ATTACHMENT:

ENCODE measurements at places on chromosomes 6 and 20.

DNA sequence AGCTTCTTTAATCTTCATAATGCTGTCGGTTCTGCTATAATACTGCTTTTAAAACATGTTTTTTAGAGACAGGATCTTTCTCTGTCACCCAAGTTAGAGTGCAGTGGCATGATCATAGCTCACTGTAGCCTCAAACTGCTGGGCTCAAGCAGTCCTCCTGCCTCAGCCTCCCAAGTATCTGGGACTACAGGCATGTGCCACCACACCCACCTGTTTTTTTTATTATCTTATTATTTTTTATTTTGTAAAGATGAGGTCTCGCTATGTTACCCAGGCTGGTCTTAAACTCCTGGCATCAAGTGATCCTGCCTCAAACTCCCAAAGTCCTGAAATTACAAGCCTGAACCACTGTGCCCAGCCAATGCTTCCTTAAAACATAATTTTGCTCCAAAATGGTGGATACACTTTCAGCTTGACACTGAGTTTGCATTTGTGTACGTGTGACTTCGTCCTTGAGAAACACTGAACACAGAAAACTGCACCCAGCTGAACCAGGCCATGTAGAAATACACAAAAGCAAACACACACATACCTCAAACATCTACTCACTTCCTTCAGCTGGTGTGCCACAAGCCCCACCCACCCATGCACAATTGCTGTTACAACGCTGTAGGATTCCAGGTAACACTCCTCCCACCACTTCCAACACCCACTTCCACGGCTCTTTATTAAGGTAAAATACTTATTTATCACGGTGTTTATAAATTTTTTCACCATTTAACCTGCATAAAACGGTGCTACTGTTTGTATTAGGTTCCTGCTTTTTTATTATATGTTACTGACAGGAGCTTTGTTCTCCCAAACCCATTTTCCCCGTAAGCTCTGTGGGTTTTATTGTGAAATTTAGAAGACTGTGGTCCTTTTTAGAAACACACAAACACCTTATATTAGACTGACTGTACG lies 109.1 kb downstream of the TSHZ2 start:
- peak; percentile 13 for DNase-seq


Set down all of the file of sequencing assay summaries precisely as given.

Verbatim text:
ENCODE measurements at places on chromosomes 6 and 20.

DNA sequence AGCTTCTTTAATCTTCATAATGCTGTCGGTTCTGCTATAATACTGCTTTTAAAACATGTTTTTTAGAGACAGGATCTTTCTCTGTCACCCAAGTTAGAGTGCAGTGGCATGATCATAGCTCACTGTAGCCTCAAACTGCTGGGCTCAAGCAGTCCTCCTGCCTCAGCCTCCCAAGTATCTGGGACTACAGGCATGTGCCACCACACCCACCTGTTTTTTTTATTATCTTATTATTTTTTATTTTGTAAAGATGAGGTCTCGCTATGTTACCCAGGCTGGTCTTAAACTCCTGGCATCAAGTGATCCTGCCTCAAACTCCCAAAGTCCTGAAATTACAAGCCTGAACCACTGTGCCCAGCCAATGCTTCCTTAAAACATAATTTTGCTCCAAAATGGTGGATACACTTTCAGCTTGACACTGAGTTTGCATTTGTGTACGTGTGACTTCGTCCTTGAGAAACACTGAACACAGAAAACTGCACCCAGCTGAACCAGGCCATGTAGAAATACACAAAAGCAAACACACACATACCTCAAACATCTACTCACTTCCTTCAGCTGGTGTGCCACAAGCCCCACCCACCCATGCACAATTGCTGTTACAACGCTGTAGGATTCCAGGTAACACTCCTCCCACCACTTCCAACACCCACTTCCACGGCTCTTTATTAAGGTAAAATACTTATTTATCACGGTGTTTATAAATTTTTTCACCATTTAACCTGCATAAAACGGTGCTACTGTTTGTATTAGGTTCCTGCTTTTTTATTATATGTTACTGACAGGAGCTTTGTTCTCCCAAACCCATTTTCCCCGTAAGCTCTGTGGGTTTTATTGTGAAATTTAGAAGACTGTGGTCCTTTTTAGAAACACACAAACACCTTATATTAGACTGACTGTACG lies 109.1 kb downstream of the TSHZ2 start:
- peak; percentile 13 for DNase-seq